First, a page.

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Re: What's your favourite *under_publicized* editing feature ofEmacs?


From: rusi
Subject: Re: What's your favourite *under_publicized* editing feature ofEmacs?
Date: Mon, 28 Feb 2011 22:18:29 -0800 (PST)
User-agent: G2/1.0

On Mar 1, 9:32 am, Jim Janney <address@hidden> wrote:
> Cthun <address@hidden> writes:
> > On 28/02/2011 6:38 AM, Jim Janney wrote:
> >> Cthun<address@hidden>  writes:
>
> >>> On 25/02/2011 1:43 PM, Jim Janney wrote:
> >>>> Anything I'm working on that would be expensive to lose goes under
> >>>> version control anyway.
>
> >>> Then woe betide you if you ever work on, say, a novel rather than a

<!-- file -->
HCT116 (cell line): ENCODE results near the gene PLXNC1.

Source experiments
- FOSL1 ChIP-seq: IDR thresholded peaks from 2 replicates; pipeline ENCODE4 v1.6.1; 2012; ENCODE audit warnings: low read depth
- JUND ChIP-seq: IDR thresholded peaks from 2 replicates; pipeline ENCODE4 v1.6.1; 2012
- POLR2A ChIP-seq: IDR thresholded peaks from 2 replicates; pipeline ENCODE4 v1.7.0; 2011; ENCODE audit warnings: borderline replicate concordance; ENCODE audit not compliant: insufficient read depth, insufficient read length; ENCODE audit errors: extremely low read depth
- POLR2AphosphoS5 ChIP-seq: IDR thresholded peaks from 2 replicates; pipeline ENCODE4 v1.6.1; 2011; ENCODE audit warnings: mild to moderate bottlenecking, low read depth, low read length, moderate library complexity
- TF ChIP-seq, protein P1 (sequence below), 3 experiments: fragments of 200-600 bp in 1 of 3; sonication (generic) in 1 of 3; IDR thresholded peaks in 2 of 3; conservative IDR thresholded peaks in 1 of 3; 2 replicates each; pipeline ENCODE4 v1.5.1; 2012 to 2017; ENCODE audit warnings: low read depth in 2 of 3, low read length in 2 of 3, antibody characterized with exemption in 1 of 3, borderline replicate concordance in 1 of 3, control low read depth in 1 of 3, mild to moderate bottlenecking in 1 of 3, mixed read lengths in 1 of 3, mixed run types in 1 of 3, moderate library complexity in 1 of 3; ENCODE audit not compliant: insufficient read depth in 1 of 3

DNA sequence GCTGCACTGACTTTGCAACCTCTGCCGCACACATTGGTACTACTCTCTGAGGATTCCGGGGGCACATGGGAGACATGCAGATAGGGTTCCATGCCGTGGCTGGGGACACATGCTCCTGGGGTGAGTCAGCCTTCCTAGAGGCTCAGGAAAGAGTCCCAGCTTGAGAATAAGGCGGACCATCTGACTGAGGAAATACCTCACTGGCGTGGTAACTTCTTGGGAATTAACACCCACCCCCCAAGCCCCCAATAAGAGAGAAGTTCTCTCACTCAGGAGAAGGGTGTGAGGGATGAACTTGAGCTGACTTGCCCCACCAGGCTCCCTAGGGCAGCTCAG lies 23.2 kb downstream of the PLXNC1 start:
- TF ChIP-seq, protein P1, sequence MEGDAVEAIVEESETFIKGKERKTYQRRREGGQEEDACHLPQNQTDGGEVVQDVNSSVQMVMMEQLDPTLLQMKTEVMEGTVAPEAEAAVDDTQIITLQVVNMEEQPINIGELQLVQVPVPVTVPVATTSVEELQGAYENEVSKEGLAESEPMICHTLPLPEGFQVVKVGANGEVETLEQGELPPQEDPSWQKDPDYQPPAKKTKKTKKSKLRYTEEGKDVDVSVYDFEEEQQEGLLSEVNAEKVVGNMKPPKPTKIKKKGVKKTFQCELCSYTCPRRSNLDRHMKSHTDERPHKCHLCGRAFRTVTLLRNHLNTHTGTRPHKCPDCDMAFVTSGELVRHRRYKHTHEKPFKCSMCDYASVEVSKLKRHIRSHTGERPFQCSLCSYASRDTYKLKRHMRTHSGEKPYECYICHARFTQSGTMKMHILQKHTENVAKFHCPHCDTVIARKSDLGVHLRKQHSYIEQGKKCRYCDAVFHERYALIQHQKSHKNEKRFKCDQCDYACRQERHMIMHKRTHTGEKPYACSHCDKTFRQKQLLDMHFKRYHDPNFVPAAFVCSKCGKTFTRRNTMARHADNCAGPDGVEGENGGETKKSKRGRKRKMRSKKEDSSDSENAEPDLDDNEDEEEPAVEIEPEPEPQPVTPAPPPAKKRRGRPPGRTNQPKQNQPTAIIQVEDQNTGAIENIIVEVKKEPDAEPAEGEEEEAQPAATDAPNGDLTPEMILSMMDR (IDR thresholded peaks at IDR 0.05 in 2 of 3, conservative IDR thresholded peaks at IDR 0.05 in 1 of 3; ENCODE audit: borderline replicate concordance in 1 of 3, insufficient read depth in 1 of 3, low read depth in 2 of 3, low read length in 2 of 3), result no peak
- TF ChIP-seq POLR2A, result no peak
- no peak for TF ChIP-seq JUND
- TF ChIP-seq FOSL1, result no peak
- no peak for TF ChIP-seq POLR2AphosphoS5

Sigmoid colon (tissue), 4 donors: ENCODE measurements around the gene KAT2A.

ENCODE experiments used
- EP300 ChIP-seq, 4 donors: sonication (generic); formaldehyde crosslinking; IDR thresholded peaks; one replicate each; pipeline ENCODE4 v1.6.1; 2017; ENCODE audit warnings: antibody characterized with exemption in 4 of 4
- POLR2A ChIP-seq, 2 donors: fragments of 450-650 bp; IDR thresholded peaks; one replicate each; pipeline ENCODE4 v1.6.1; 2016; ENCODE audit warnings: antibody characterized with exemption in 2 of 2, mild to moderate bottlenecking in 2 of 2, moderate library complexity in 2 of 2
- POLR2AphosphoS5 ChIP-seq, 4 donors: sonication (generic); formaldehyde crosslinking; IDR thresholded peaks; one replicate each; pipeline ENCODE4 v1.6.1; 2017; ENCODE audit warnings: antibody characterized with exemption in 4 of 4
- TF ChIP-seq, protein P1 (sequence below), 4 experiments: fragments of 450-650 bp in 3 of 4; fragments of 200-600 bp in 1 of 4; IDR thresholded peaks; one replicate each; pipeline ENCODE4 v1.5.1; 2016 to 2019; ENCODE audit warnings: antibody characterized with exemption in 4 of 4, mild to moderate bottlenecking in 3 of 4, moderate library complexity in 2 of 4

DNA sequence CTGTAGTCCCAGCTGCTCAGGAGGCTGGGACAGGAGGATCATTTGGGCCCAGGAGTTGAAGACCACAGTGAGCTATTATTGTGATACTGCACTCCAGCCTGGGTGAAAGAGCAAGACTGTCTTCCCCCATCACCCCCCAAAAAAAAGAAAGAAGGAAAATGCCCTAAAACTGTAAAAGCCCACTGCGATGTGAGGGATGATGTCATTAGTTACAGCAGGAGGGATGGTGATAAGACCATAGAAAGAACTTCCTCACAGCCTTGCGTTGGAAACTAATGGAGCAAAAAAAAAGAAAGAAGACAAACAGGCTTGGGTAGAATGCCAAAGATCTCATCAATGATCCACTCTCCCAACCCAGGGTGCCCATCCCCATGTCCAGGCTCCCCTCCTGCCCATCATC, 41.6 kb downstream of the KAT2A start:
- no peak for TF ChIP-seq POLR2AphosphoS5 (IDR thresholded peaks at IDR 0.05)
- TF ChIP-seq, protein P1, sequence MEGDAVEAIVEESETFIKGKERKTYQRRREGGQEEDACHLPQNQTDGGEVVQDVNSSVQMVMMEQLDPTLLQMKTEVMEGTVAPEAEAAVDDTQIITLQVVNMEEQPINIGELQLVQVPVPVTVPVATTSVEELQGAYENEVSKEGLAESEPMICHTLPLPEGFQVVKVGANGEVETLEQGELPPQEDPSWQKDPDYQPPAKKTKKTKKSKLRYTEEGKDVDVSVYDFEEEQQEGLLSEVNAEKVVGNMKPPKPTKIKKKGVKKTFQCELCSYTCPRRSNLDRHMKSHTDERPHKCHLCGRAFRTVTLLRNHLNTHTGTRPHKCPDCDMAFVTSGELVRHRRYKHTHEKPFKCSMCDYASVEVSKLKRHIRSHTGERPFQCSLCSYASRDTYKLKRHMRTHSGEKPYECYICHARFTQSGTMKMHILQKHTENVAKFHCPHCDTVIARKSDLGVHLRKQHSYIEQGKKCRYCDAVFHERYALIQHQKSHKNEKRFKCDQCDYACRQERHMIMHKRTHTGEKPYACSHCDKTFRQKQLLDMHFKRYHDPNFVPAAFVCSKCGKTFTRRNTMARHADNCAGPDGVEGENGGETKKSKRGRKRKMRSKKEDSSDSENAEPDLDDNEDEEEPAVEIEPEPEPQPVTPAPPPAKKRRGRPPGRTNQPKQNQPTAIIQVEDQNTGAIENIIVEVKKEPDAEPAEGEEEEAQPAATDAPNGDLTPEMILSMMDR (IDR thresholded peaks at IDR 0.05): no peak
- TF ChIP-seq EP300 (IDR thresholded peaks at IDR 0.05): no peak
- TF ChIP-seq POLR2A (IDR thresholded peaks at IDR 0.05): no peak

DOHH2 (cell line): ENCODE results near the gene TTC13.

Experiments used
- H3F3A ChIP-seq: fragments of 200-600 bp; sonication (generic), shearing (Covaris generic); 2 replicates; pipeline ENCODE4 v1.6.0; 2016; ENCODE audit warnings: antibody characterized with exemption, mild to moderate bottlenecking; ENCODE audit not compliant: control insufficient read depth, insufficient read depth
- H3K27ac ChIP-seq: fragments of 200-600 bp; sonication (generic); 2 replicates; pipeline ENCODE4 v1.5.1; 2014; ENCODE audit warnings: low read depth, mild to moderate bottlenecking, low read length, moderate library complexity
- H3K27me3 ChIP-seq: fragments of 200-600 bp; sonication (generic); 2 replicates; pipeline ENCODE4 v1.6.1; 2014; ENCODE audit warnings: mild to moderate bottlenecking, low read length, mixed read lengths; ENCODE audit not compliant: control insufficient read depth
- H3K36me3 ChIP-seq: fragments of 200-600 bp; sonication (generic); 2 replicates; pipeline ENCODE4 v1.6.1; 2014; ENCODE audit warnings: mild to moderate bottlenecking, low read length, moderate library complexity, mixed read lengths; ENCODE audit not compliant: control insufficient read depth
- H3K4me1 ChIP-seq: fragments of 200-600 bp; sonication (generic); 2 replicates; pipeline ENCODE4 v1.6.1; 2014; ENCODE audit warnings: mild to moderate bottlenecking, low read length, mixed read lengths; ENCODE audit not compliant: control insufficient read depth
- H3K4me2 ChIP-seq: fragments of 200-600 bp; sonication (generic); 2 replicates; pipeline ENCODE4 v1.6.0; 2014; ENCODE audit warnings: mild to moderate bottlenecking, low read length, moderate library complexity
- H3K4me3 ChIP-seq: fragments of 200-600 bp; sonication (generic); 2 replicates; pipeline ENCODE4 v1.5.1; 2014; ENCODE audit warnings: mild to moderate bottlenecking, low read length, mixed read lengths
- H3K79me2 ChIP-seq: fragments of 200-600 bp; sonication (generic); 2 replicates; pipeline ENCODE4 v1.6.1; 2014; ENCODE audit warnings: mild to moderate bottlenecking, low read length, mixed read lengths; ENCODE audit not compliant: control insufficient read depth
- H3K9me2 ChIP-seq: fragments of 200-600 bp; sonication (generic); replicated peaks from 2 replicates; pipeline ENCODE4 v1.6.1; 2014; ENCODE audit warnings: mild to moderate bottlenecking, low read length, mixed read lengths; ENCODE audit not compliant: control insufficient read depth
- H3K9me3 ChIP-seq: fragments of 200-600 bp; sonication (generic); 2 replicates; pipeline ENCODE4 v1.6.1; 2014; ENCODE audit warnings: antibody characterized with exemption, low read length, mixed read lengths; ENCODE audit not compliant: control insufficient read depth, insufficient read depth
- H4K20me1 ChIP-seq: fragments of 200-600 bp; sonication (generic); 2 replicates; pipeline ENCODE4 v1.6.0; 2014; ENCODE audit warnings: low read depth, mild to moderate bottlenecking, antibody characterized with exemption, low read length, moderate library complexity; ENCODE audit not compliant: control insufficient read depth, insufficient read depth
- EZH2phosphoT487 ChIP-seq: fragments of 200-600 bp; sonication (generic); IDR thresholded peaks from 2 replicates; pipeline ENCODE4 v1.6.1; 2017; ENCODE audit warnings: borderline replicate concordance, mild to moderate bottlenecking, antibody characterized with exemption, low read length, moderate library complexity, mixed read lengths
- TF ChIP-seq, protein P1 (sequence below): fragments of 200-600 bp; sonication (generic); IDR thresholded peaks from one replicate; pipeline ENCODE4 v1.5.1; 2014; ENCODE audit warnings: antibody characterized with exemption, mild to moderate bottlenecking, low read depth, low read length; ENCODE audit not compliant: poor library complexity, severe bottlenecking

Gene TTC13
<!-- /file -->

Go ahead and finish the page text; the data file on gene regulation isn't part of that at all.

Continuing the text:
> >>> computer program.
>
> >> I haven't written any novels, but the purpose of a version control
> >> system is to manage text
>
> > First of all, the purpose of a version control system is to manage
> > text that's compilable by build tools
>
> That's a bit like saying that the purpose of Usenet is pointless
> bickering; while that is one of the uses to which it's commonly put,
> it's hardly the only one

Historically, sccs tracked source and could not manage much else, in
particular binary files were a problem.

This was 40 years ago.

With rcs this stopped being true and it has been so for some 30 odd
years.

git is the most radical shift away from version control systems as
managing (source code) versions to generally managing content.

>From http://marc.info/?l=linux-kernel&m=111314792424707

In many ways you can just see git as a filesystem - it's content-
addressable, and it has a notion of versioning, but I really really
designed it coming at the problem from the viewpoint of a _filesystem_
person (hey, kernels is what I do), and I actually have absolutely
_zero_
interest in creating a traditional SCM system.  -- Linus Torvalds


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